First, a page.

Video: Robotic Crabs Reveal Sexual Frustration in Crustaceans

David is a Deputy News Editor specializing in coverage of science policy, energy and the environment.

With his huge, showy, yellow claw, the male Mjöberg’s fiddler crab (Uca mjoebergi) is an eye-catching crustacean that lives on the marine mud flats of northern Australia. Like many other fiddlers, he uses his claw to attract a mate, the much smaller and more demure female. Researchers have been studying how female fiddlers choose between their many suitors. They’ve learned, for instance, that males with larger claws, especially those that wave them faster, have an edge in dating. To amp up their science, however, they’ve added a robotic twist—building “RoboCrabs” that can wave an array of claws in a variety of ways. The automated fiddlers have helped the scientists uncover other factors that influence mate choice. In a study published this month in Behavioral Ecology, for example, they found that females showed a strong aversion to otherwise irresistible males if the guys were waving from the tops of small mounds. That might be because elevated mating sites are too dry or exposed to predators. But the researchers admit they aren’t sure why females scorned the elevated crabs—which they dubbed the “fiddlers on the roof.”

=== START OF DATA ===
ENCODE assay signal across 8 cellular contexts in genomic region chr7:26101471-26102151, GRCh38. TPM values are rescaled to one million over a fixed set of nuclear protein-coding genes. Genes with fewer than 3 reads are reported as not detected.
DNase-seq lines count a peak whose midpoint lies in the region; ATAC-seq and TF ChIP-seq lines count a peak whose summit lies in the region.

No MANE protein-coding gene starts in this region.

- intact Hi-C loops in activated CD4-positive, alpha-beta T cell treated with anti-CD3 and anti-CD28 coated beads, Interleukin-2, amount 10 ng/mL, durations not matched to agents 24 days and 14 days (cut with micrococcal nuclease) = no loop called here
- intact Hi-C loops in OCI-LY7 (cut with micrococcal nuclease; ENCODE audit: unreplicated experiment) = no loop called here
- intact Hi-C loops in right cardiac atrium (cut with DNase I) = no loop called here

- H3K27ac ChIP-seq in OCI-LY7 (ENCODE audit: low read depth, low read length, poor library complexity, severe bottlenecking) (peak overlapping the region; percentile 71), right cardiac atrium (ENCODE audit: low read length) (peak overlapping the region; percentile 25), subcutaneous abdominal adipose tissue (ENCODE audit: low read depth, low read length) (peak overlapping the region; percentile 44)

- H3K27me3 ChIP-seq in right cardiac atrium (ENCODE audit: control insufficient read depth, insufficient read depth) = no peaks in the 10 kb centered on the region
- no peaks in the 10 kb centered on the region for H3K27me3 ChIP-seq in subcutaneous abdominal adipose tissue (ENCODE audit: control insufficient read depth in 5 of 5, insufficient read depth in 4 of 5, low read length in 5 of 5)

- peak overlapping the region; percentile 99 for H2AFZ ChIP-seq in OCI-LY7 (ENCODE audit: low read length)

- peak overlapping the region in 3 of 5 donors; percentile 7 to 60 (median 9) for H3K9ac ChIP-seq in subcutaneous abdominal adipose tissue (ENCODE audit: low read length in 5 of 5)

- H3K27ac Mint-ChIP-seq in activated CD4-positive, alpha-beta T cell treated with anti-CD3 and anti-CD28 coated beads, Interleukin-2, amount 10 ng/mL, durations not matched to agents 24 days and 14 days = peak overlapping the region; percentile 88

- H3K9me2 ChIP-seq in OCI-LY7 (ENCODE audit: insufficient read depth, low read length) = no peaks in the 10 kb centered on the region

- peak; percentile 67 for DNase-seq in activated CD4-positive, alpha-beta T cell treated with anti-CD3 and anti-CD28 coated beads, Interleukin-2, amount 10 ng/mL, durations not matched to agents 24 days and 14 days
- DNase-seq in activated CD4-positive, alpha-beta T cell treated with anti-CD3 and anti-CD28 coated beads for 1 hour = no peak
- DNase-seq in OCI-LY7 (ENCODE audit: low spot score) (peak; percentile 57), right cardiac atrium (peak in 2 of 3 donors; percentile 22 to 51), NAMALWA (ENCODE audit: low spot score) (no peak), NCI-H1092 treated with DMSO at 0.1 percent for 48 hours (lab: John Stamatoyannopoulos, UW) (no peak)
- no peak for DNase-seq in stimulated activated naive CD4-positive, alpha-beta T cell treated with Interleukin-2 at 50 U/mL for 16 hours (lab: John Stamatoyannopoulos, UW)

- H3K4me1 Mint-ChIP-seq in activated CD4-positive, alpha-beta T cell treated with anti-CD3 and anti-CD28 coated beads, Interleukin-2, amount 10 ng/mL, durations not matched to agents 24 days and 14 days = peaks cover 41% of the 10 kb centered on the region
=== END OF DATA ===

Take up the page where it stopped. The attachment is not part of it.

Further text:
(Video credit: Science/AAAS)

Posted in Biology, Brain & Behavior, Plants & Animals, Technology